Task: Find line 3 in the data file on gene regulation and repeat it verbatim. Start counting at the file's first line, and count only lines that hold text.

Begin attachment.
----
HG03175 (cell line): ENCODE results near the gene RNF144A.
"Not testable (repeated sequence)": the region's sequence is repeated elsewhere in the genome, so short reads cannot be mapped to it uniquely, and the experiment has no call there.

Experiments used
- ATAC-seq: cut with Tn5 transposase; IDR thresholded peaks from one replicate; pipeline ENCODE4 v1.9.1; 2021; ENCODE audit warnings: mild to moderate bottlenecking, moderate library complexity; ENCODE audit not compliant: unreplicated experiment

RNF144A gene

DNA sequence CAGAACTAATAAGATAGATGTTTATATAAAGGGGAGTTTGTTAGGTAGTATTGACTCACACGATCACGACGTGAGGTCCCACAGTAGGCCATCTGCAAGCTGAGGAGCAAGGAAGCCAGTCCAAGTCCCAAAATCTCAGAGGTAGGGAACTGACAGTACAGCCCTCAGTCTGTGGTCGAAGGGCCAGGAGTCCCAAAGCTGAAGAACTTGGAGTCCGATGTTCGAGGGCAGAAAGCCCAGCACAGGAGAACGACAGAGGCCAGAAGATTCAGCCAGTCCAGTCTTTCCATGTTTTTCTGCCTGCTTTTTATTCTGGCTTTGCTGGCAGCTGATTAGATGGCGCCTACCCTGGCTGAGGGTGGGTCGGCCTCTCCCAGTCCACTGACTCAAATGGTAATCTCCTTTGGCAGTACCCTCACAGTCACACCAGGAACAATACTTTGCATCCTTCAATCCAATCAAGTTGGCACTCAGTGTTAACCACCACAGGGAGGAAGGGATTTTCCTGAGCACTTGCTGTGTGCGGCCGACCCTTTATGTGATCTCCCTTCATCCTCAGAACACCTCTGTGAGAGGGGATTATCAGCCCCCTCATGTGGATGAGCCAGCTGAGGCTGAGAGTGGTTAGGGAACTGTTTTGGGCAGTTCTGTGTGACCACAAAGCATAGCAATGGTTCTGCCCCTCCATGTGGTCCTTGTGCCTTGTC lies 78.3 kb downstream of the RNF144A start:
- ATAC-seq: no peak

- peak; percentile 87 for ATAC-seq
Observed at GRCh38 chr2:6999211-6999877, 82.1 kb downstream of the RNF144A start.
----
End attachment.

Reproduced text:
Experiments used